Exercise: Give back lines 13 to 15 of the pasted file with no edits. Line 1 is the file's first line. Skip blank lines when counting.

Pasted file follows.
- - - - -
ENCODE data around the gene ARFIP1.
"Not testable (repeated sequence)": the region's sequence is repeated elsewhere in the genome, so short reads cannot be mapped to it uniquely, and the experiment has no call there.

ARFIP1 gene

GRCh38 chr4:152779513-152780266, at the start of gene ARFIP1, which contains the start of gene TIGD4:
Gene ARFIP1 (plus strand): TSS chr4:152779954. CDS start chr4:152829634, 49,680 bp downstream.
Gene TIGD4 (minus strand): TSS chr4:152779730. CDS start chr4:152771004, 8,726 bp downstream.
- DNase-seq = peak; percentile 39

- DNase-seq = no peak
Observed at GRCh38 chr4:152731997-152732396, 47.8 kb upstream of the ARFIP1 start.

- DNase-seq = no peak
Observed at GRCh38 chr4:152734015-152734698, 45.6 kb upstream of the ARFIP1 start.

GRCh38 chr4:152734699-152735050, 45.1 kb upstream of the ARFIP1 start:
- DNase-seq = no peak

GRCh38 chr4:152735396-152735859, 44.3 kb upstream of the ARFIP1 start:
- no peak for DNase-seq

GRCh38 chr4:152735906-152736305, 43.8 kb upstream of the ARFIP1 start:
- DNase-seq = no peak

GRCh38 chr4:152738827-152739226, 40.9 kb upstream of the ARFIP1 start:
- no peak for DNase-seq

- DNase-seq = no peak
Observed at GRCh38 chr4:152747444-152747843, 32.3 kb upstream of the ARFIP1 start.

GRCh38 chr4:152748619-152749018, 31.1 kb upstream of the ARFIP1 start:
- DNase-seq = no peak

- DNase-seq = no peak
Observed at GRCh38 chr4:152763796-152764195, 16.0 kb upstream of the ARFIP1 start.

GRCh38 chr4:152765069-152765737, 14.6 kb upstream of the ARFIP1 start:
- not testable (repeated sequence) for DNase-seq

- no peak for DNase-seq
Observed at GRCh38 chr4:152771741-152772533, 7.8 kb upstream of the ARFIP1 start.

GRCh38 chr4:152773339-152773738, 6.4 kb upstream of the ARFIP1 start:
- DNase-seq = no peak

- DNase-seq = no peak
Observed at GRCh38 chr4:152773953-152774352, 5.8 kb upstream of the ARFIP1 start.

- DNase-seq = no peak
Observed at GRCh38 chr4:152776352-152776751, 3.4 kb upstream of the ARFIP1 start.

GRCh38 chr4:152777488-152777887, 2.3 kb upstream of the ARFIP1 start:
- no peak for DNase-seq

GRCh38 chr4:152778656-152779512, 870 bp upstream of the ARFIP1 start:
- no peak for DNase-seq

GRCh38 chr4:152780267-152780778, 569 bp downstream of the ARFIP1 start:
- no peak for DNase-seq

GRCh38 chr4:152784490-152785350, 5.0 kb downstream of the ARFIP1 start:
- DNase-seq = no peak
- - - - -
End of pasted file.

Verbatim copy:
- DNase-seq = no peak

GRCh38 chr4:152735396-152735859, 44.3 kb upstream of the ARFIP1 start:
- no peak for DNase-seq